If you are around Frankfurt, consider making Würzburg one of your daytrip destinations.
Although located just about an hour’s train ride away from Frankfurt, Würzburg is very off-the-radar when it comes to touristy cities in Germany. It is otherwise known by its anglicised name, Wuerzburg and its misspelled moniker, Wurzburg. Würzburg. Alles klaar? Gut.
I only happened to be in Würzburg due to work. The first time I visited Würzburg was in 2016, but it was a mere passing day trip to a customer site. This time round, I was fortunate to have just a bit more free time – a full day – in this city.
The Main river
I left my hotel without a plan, except directions from the reception on how to get to the Old Town: “Just follow along the river, and eventually you’ll arrive.” Alright then.
It turned out to be the most pleasant walk. The sun was shining bright, so the river was glistening. The paths were well-maintained, and when I was there, there were flowers blooming everywhere. A lot of the locals were just hanging out by the river ledge with drinks in hand.
One 15-minute stroll later, indeed, I arrived into the Old Town.
Explore the Altstadt
I love Altstadts, or German Old Towns. There’s just something uniquely European about walking on cobblestones amidst medieval buildings… although a lot of the buildings are not actually old. Würzburg was one of the worse hit cities in WWII by the Allies – 90% of the buildings were completely destroyed. Over the next couple of decades, the buildings were painstakingly and carefully reconstructed.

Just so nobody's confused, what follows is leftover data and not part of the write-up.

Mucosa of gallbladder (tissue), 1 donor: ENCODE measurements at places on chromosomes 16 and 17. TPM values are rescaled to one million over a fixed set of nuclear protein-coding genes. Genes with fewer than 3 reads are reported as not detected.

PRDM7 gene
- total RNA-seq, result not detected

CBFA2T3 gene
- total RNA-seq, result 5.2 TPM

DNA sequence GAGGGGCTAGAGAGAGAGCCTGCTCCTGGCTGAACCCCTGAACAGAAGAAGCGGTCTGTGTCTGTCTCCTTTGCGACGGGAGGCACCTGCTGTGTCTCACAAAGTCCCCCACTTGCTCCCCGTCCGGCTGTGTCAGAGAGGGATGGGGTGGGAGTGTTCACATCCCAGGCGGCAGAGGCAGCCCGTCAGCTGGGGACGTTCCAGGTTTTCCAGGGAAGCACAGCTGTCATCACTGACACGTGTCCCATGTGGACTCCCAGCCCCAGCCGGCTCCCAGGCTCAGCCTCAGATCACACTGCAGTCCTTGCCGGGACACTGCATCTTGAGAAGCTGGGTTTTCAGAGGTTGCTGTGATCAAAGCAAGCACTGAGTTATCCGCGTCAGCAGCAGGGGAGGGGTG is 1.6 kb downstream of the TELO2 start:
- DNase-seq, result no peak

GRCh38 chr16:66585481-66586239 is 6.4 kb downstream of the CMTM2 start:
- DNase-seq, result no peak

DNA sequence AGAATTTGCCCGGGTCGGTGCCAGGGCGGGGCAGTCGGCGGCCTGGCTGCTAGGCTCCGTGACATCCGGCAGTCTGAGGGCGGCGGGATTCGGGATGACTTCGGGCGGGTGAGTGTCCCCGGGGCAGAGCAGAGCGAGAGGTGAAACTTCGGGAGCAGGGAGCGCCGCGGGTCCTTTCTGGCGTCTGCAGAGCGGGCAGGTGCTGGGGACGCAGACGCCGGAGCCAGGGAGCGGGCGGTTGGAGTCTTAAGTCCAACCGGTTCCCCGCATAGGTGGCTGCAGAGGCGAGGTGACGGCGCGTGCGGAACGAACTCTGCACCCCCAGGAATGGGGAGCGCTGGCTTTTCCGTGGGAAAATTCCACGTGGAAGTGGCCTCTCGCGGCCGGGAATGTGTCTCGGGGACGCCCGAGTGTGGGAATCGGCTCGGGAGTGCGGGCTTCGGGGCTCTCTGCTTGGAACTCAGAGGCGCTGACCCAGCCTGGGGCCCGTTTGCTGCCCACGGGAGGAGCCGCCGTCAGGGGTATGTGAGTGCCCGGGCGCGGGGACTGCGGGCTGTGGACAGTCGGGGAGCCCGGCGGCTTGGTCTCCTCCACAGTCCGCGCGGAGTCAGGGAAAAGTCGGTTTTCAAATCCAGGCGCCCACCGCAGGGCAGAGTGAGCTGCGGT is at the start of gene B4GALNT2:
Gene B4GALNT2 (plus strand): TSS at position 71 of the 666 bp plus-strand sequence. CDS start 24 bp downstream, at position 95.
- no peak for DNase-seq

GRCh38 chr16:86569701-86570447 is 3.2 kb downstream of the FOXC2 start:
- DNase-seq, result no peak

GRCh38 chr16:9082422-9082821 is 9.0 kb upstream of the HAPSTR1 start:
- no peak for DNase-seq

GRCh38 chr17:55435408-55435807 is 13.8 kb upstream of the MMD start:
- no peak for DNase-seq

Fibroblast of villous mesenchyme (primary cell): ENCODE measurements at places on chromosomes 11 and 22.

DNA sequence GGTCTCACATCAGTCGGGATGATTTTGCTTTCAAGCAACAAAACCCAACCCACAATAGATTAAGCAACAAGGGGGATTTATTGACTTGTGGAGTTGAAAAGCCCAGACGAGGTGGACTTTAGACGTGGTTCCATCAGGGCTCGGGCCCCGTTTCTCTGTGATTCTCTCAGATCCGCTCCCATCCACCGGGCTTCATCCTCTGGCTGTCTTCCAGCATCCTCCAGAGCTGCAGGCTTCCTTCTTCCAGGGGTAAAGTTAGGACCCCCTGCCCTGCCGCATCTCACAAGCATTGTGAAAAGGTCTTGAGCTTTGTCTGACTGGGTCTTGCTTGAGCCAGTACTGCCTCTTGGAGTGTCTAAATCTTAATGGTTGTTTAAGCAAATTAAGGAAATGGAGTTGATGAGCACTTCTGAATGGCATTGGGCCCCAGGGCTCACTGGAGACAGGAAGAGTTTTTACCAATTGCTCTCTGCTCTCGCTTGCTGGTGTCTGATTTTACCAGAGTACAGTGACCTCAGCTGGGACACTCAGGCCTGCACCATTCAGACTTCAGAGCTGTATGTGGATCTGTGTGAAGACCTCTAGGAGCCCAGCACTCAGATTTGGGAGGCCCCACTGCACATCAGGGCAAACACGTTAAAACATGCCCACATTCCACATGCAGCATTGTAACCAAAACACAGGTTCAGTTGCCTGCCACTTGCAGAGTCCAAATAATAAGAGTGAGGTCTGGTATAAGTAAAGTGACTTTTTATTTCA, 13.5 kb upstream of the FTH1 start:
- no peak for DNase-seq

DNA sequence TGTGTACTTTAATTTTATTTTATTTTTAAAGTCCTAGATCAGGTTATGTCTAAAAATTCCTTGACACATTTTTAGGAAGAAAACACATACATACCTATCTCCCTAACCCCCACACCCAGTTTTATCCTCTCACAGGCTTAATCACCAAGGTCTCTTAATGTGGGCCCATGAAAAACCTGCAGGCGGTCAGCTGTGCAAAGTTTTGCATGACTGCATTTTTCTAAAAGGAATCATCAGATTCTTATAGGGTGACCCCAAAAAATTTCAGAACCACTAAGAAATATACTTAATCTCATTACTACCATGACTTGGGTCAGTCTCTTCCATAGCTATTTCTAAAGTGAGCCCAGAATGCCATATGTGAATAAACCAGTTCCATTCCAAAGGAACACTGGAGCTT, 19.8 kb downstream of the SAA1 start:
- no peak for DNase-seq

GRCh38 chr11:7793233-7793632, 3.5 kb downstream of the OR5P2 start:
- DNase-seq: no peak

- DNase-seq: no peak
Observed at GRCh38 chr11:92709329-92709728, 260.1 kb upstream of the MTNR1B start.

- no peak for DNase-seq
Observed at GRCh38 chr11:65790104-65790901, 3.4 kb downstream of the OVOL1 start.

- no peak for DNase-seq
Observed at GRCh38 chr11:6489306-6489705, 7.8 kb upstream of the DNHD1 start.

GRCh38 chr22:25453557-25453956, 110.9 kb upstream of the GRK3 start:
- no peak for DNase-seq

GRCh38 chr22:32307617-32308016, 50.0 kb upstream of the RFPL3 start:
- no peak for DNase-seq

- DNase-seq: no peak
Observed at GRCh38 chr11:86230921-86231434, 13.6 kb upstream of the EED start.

From the town’s Marktplatz, or market square, the Marienkapelle is a striking landmark. The Marienkapelle is a chapel characterized by the terracotta red exterior. Right behind the Marienkapelle is the Falkenhaus, whose Rococo French-style façade is an attraction.
If you go on a weekend, the street market opens, hawking fresh flowers, produce and handmade local souvenirs. Word of warning: don’t attempt to take photos. The stallkeepers will fly at you. #chillpillthough
Located right beside the Marienkapelle is this German sausage takeaway stand. Locals rave this as having the best traditional bratwurst in Würzburg. You can’t miss it; there’s always a line but it moves really fast. Feel free to order in English. The ladies at the stand are very friendly and it is quite fun to watch them assemble your Bratwurst bun. Order it with mustard.
Actually, just a lot of really good food
Würzburg had one of the most diverse cuisines packed in an Altstadt. I had great Italian at Trattoria Lugana, deliciously authentic Vietnamese pho at Madame Nguyen, and hearty German fare at a local brewhouse – Brauerei-Gasthof & Biergarten Alter Kranen.
My favourite was definitely at the Brauerei-Gasthof & Biergarten Alter Kranen for the lively and casual atmosphere, and the ultra-friendly hosts. When it’s warmer out, you can sit on the patio outside by the Main river.
I saw that there are vegetarian places available too, such as Veggie Bros, which specilised in falafels and rates highly on Tripadvisor. Unfortunately, I didn’t get the chance – but it was good to know that vegetarians can eat well enough in this sausage-loving country.
And that’s all I did in a day – basically a lot of meandering about the Altstadt.
If you have more time that I did, I would recommend also visiting the Würzburg Residenz, the Old Bridge and perhaps the city’s most prominent landmark, the Marienberg Fortress. Perched atop a cliff, the medieval building houses two museums. It felt too mammoth a task for me to make my way all the way there… so I was more than content to see it from the river below.